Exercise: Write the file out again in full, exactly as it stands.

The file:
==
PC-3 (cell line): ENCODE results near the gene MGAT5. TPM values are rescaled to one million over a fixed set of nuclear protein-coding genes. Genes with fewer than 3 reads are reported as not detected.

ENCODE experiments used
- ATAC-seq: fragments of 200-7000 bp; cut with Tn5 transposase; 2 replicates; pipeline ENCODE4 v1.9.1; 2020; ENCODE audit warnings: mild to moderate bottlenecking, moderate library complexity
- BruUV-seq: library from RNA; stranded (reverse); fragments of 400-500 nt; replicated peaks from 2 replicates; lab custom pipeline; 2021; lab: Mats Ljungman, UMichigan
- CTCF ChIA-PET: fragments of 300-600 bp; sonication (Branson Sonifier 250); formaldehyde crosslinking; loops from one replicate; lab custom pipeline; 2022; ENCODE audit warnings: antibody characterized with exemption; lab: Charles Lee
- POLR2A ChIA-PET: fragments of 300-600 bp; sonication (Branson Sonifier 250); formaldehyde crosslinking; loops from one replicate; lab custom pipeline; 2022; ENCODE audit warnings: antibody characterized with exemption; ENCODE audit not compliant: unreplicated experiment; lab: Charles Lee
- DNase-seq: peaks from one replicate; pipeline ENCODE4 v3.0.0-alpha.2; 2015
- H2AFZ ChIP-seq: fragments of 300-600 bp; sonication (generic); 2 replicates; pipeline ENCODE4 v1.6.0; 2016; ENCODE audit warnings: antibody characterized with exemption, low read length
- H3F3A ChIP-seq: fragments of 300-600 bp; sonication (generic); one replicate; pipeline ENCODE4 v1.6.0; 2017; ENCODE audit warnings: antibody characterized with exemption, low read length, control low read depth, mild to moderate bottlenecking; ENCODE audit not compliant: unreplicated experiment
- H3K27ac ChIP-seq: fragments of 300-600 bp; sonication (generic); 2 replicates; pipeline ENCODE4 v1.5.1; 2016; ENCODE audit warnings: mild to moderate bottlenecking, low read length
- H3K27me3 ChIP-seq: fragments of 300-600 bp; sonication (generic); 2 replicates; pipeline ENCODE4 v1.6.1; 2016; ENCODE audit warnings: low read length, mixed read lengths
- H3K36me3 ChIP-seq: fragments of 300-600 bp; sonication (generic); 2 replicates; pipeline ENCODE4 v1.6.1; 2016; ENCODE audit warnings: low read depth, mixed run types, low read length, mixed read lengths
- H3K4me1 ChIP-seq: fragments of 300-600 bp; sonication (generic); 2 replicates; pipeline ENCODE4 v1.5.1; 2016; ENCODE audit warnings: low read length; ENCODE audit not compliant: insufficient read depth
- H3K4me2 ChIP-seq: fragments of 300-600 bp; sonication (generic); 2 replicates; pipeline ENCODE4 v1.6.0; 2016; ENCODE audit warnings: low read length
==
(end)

PC-3 (cell line): ENCODE results near the gene MGAT5. TPM values are rescaled to one million over a fixed set of nuclear protein-coding genes. Genes with fewer than 3 reads are reported as not detected.

ENCODE experiments used
- ATAC-seq: fragments of 200-7000 bp; cut with Tn5 transposase; 2 replicates; pipeline ENCODE4 v1.9.1; 2020; ENCODE audit warnings: mild to moderate bottlenecking, moderate library complexity
- BruUV-seq: library from RNA; stranded (reverse); fragments of 400-500 nt; replicated peaks from 2 replicates; lab custom pipeline; 2021; lab: Mats Ljungman, UMichigan
- CTCF ChIA-PET: fragments of 300-600 bp; sonication (Branson Sonifier 250); formaldehyde crosslinking; loops from one replicate; lab custom pipeline; 2022; ENCODE audit warnings: antibody characterized with exemption; lab: Charles Lee
- POLR2A ChIA-PET: fragments of 300-600 bp; sonication (Branson Sonifier 250); formaldehyde crosslinking; loops from one replicate; lab custom pipeline; 2022; ENCODE audit warnings: antibody characterized with exemption; ENCODE audit not compliant: unreplicated experiment; lab: Charles Lee
- DNase-seq: peaks from one replicate; pipeline ENCODE4 v3.0.0-alpha.2; 2015
- H2AFZ ChIP-seq: fragments of 300-600 bp; sonication (generic); 2 replicates; pipeline ENCODE4 v1.6.0; 2016; ENCODE audit warnings: antibody characterized with exemption, low read length
- H3F3A ChIP-seq: fragments of 300-600 bp; sonication (generic); one replicate; pipeline ENCODE4 v1.6.0; 2017; ENCODE audit warnings: antibody characterized with exemption, low read length, control low read depth, mild to moderate bottlenecking; ENCODE audit not compliant: unreplicated experiment
- H3K27ac ChIP-seq: fragments of 300-600 bp; sonication (generic); 2 replicates; pipeline ENCODE4 v1.5.1; 2016; ENCODE audit warnings: mild to moderate bottlenecking, low read length
- H3K27me3 ChIP-seq: fragments of 300-600 bp; sonication (generic); 2 replicates; pipeline ENCODE4 v1.6.1; 2016; ENCODE audit warnings: low read length, mixed read lengths
- H3K36me3 ChIP-seq: fragments of 300-600 bp; sonication (generic); 2 replicates; pipeline ENCODE4 v1.6.1; 2016; ENCODE audit warnings: low read depth, mixed run types, low read length, mixed read lengths
- H3K4me1 ChIP-seq: fragments of 300-600 bp; sonication (generic); 2 replicates; pipeline ENCODE4 v1.5.1; 2016; ENCODE audit warnings: low read length; ENCODE audit not compliant: insufficient read depth
- H3K4me2 ChIP-seq: fragments of 300-600 bp; sonication (generic); 2 replicates; pipeline ENCODE4 v1.6.0; 2016; ENCODE audit warnings: low read length